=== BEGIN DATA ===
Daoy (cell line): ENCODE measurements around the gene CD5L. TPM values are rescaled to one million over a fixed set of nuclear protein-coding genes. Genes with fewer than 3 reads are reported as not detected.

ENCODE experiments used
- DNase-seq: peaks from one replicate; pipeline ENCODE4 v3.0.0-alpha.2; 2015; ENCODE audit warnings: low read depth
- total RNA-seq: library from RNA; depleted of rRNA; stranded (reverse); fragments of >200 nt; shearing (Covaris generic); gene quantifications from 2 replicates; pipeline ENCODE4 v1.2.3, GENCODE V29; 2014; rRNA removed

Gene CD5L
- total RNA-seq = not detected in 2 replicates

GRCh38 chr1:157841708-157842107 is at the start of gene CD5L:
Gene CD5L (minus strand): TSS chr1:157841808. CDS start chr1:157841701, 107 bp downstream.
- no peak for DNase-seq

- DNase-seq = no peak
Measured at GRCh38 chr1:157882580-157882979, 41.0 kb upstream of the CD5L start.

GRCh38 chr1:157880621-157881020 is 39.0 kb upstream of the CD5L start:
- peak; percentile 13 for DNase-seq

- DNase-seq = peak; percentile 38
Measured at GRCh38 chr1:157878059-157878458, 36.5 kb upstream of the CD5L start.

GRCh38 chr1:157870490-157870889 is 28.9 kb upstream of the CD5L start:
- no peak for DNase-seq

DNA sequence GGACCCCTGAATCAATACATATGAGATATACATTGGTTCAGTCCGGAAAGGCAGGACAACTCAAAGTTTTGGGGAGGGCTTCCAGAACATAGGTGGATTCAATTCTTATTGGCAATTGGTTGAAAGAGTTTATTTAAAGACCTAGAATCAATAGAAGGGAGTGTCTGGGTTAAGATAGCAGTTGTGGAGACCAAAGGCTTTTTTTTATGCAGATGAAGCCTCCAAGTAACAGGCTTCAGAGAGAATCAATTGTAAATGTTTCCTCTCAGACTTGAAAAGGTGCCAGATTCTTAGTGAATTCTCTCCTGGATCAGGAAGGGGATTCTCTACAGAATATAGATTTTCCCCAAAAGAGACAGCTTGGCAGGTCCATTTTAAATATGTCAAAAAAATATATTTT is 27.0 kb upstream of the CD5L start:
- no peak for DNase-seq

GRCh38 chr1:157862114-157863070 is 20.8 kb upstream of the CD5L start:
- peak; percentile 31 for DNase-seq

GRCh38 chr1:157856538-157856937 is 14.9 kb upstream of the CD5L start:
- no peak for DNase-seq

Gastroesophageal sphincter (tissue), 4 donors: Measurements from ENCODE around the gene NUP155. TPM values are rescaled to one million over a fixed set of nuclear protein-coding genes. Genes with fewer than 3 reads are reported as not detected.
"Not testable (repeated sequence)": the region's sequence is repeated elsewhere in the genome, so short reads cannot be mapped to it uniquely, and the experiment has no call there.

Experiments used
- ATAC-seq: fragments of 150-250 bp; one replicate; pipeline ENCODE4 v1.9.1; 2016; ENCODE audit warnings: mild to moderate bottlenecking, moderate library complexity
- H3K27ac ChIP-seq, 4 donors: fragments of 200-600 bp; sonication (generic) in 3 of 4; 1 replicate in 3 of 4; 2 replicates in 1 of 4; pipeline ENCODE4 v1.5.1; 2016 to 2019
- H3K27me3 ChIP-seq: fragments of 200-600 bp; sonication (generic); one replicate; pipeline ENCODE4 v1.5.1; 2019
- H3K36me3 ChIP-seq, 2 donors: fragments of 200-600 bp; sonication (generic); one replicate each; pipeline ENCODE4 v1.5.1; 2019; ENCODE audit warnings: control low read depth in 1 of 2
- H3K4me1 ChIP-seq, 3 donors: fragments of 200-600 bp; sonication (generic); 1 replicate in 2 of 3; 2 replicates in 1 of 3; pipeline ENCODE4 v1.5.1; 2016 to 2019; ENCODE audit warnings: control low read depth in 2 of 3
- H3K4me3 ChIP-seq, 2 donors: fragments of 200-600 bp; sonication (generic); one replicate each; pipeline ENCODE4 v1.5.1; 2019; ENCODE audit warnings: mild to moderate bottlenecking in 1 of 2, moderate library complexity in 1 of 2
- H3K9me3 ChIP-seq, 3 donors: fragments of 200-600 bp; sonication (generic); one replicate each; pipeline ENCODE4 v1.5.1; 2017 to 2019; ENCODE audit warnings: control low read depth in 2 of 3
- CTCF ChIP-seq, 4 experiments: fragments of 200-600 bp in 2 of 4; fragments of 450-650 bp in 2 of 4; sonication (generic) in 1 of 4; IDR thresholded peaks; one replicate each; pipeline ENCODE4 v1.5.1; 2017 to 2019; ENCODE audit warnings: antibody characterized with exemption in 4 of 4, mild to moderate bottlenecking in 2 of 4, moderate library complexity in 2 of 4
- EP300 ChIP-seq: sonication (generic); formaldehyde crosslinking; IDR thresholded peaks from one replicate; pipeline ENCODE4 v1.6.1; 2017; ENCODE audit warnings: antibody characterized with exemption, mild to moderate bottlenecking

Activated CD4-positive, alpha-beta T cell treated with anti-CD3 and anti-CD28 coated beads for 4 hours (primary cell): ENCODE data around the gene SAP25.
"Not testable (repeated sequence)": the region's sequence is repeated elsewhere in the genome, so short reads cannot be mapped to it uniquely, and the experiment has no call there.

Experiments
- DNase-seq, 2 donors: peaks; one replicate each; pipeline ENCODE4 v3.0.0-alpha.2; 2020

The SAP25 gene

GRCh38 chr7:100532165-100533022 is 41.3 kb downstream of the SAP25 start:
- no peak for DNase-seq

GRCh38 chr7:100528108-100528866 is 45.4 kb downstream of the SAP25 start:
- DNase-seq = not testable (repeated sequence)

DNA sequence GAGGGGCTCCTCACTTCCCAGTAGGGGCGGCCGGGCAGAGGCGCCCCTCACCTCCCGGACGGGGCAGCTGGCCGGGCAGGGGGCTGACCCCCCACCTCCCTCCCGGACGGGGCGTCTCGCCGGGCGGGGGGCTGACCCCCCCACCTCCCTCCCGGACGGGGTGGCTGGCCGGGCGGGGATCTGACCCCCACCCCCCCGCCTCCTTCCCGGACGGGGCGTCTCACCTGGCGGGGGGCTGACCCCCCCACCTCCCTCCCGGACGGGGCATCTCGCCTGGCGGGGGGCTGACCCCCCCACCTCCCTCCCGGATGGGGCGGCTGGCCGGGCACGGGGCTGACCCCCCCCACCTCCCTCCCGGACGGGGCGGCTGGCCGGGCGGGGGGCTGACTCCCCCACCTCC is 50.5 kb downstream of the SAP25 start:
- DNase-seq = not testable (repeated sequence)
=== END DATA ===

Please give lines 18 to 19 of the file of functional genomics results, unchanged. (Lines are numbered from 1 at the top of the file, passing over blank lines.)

DNA sequence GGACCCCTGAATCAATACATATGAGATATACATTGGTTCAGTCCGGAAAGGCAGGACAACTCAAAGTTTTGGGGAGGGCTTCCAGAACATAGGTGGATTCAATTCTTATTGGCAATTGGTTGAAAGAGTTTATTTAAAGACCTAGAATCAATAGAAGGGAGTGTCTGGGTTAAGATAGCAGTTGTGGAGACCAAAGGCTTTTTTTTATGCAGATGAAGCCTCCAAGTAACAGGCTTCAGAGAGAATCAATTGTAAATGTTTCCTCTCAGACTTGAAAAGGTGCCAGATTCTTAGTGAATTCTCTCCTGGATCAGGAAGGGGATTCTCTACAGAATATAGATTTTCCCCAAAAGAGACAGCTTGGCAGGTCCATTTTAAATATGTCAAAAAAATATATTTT is 27.0 kb upstream of the CD5L start:
- no peak for DNase-seq